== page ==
I wrote a post a couple weeks ago about cyclical arguments in relationships and have gotten so many great responses I wanted to talk about it a little more. I know these repetitive conflicts in relationships are some of the most frustrating.
Maybe this has happened to you:
You can feel like you've said the same thing a hundred times and you're just not feeling heard. Meanwhile, your partner looks exasperated and seems to be bringing up the same points, issues, or topics you've heard before.
No matter what you try in conversation it feels like you end without resolution.
That's what a cyclical conflict feels like. Super stuck. Often ugly. And because they're rarely resolved they often lead to piles of resentment and distance.
When I last mentioned Dr Susan Johnson I outlined her key questions to help couples get underneath the surface of these stuck conversations. Today I want to outline three of the kinds of conflicts most couples experience to help you identify when your own cyclical conflicts come up.
1. Find the Bad Guy
So many great couples get stuck in a blame game that doesn't lead anywhere but stagnant hurt feelings. When this shows up I hear couples use language of right or wrong, always and never, and good or bad when talking about each other's behaviors. When we define our partner as somehow defective (uncaring, unwilling, etc) everyone loses.
If you notice yourself stuck in blame, try moving to personal accountability. However small each of us plays a role in every conflict we enter. Notice if there is anything you could do different, or you might need to be held accountable for. Take the high road and acknowledge your own behavior if you're stuck focusing on the behavior of another.
2. Protest Polka
A lot of couples counselors and relationship researchers have written about an attack-withdraw dance in couples (that often leads to divorce). It's like two same-sided magnets that chase each other across a table. The more one chases, the more the other withdraws.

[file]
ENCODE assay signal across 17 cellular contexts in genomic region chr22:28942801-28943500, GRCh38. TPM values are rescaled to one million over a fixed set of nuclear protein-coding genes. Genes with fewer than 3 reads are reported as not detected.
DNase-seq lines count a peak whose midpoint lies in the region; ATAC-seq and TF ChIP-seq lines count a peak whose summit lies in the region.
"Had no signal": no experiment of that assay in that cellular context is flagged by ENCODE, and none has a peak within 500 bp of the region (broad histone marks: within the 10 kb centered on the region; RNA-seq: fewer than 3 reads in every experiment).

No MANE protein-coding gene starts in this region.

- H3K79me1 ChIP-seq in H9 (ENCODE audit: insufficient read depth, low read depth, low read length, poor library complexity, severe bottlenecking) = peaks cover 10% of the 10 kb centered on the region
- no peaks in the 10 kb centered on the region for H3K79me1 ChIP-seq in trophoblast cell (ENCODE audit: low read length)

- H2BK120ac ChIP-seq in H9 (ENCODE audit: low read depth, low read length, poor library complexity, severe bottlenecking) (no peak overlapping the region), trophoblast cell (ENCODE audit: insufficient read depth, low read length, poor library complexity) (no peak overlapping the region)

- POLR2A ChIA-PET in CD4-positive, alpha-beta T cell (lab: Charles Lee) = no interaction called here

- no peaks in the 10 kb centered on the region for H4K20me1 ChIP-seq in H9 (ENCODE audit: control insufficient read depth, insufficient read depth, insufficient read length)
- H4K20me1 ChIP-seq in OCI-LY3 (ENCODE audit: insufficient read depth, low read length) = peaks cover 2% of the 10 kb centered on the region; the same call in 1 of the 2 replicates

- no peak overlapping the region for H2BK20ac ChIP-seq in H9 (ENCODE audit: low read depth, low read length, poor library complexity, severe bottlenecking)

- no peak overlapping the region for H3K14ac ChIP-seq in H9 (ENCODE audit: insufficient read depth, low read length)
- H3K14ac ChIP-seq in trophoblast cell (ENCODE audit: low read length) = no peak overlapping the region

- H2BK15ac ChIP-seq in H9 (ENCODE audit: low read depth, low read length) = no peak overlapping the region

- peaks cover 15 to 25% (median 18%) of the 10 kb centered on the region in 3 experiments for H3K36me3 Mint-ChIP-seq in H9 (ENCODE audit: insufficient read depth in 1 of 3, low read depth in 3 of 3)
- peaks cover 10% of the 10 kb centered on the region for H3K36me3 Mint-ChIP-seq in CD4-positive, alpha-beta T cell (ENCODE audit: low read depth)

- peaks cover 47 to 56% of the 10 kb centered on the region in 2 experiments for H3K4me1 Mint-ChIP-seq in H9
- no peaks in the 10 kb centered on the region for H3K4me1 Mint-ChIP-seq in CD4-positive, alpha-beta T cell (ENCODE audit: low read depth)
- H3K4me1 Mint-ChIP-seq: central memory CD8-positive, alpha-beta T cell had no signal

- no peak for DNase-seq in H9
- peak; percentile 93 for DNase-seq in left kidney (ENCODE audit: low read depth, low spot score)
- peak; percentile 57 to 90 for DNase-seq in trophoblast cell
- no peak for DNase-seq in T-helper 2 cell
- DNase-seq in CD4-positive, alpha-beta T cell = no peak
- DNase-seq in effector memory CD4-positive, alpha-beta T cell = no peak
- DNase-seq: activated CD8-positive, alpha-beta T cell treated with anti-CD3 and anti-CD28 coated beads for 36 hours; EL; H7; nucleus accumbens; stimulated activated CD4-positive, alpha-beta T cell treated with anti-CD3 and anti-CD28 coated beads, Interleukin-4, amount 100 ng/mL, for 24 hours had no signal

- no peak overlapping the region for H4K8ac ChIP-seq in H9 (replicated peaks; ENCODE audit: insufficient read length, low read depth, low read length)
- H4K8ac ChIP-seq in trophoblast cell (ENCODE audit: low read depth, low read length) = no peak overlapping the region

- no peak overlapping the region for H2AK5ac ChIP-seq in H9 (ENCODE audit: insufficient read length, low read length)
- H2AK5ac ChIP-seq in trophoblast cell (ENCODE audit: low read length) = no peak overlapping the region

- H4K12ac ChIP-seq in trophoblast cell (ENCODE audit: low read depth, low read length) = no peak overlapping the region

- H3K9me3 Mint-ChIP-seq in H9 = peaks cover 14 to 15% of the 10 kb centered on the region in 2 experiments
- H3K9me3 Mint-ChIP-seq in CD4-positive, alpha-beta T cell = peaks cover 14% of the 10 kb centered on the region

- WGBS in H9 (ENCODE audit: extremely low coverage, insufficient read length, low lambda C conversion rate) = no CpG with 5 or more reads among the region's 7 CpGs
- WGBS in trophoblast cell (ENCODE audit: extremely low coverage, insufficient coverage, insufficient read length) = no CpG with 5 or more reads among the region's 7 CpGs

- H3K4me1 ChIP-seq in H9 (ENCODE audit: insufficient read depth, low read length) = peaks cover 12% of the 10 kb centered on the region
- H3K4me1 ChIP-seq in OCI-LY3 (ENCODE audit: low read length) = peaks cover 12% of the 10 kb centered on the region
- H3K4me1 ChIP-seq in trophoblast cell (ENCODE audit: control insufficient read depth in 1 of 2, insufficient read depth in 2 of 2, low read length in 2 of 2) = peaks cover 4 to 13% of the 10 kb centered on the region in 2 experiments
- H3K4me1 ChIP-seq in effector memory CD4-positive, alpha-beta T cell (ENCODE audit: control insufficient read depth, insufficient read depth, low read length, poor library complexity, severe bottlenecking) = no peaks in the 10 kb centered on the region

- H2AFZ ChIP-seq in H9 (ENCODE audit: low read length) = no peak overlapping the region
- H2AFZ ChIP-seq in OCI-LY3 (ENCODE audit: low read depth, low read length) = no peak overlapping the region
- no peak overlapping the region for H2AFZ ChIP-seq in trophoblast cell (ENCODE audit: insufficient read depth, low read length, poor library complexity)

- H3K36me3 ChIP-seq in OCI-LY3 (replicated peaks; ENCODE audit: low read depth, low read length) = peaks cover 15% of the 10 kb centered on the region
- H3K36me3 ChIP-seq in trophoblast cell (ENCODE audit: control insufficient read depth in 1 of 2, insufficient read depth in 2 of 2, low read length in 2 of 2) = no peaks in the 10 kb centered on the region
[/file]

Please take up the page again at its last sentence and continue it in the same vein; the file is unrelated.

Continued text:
In these cases the partner demanding attention is really after connection, and the withdrawing partner is avoiding what seems like criticism. Over time couples in this kind of conflict can feel hopeless and build even greater distance from each other.
The first step to changing this pattern is noticing you are in it. Most folks (especially the distancing partner) have a hard time noticing it because it can be incredibly subtle. Start by writing out your pattern using the outline below.
The more I ___ the more you __ and then the more I ___,
3. Freeze and Flee
This kind of conflict can seem the most difficult of all. It might look like a standstill or a standoff without a lot of connection or communication between partners. It's usually a space where both of you feel hurt and hopeless.
If you find yourself in a freeze and flee pattern it's a good time to call a professional to support you and your partner in reconnecting. It might feel like you've tried everything you can on your own, and having a consultant halp you out with their expertise is a great step to trysomething different with support. If you'd like to talk with me about helping you break out of the freeze set up a consultation here.
None of these conflicts are un-resolvable, but each pattern takes care and awareness to change. I hope this article can help you begin the change you'd like to see in your own relationship.
Gina Senarighi, MS, MA, CPC is a sex educator and relationship coach specializing in polyamory, open relationships, jealousy, LGBTQ issues and infidelity.
She can help you:
- rediscover passion in long-term relationships
- repair trust after infidelity or dishonesty
- move past jealousy, insecurity or codependent patterns
- open your relationship or practice polyamory with care
- resolve sexual dysfunction and disconnect
- break unhealthy communication patterns in your relationship